The Problem with Parasites December 12, 2010Posted by Metabiological in Ecology, Ethics.
Tags: David Pearce, ecology, Hedonistic Imperative, mutualism, negative utilitarianism, parasitism
David Pearce is fond of saying that the last instance of suffering in the world will be a datable event. As a supporter of the Hedonistic Imperative I believe it is humanities destiny to accomplish this. However as a student of ecology I am also more than aware of the monumental proportions of the task that lay before us. To not only eliminate suffering but to do it in a way that results in a functioning, self-sustaining ecosystem (there are reasons to do it this way that I will come back to another day) is a task that will take resources, planning and time almost beyond comprehension. I offer one small segment of the problem here: the problem with parasites.
Parasites, even more than predators, are the ultimate challenge to HI. From a strictly logistical standpoint they present far greater difficulties. Firstly, they are generally much smaller. This may sound obvious but the macro scale of most of the worlds predators makes them easier to deal with. Large animals can be tracked, observed and altered with far less difficulty than tiny ones, let alone microscopic ones. Secondly, there are far more parasites in the world than predators. This is related to the first point in that you can fit far more smaller animals into an ecosystem than you can larger ones. Thirdly, parasites are not always obvious. A predator stalking, killing and devouring an organisms leaves tell-tale clues behind (the most obvious of which is a corpse) that are easy to comprehend. Even when direct evidence of predation cannot be found it can be inferred through indirect methods such as large scale changes in the population density or distribution of the prey. Parasitism does not always present such a clear case. Though many parasites can certainly be detected through their negative effects it is not always as clear what is causing the problem. Often times the only sign that a parasite is present is during a autopsy.
It is not simply logistics that make parasites our greatest obstacle. The suffering caused by parasites is far greater than that caused by predators. Though terrifying, predation at least ends the suffering of the prey, albeit through death. Parasites by comparison can be present for years, in some cases throughout the whole natural lifetime of the organism. This is without discussing the subject of parasitoids, creatures that lay there eggs within the bodies of their hosts. Anyone who has watched a tarantula being eaten alive from the inside out by a wasps larvae cannot help but shudder.
So how to we fix this problem? One solution is to simply wipe parasites out. Others have considered the controlled extinction of certain species as a means to reduce suffering and though at first glance it may seem crazy it is not as outlandish an idea as it may seem. Many mosquito populations have already been eradicated through the use of pesticides such as DDT to prevent the spread of malaria. Unfortunately, these actions have met with varying and limited degrees of success with the biggest problem being the evolution of individuals resistant to the effects of the pesticides. For this reason and the shear logistical nightmare of attempting to wipe out every parasitic species on earth we must relegate extinction to nothing more than a situational tool.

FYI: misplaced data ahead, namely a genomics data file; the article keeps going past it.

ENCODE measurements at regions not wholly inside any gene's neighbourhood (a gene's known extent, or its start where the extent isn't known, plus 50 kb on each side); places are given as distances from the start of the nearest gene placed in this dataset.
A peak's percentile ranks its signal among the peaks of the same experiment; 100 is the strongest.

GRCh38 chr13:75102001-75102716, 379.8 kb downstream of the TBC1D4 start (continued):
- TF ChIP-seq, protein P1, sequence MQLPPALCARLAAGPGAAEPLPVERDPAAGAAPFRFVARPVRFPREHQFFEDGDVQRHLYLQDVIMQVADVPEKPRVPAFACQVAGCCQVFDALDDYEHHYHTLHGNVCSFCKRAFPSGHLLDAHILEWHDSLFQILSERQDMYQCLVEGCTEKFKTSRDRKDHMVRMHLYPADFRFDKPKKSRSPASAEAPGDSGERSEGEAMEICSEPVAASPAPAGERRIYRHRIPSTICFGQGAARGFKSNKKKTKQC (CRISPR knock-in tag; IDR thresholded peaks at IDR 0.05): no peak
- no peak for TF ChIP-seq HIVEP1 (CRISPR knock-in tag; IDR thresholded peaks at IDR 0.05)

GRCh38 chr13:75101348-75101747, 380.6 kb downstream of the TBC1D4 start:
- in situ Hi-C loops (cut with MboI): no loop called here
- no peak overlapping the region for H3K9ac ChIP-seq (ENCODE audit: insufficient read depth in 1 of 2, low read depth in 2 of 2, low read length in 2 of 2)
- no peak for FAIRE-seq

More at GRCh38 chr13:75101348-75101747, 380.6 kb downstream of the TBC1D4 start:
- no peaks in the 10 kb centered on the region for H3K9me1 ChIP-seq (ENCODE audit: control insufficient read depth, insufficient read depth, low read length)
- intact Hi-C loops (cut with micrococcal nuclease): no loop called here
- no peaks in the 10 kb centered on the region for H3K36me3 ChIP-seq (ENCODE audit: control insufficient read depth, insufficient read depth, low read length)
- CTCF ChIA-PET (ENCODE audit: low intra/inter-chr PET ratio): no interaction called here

A better solution is to use the tools that evolution has already provided for us, namely to shift the relationship parasites have with there hosts. Mutualisms are positive interactions between two or more species that result in a benefit for all individuals involved. Arguably the most common example is between various insect and flower species; the insects receive nourishment from the nectar while the flowers use the insects for pollination. This scenario is well known to even non-experts but mutualisms are far more wide spread than most people realize. Pilot fish eating parasites from sharks, bacteria fixing nitrogen for plants in exchange for food, snails eating the fouling organisms from the algae they live on; each of those and many more is a beneficial interaction that took no human intervention to create.
It may seem at first that transforming a parasitic relationship to a mutualistic relationship would be rather difficult but in this case looks are deceiving. The important thing to keep in mind is that mutualisms are not examples of true cooperation between species. Indeed they are more properly identified as systems of mutual exploitation with the positive benefits merely being a side effect of each species taking what it needs. While the evolution how these relationships developed is not well understood it seems likely that many mutualisms originally evolved out of parasitic relationships.
Critics of HI have noted that any attempt to re-engineer the natural world in the name of eliminating suffering will require massive top-down regulation and control, with all the problems associated with such systems. While one can argue the degree to which this is true it seems likely that to some degree it must be. Our goal then should be to look for any opportunity to let evolution do our work for us, allowing us to merely dip our hand into the stream whenever we need to correct our course.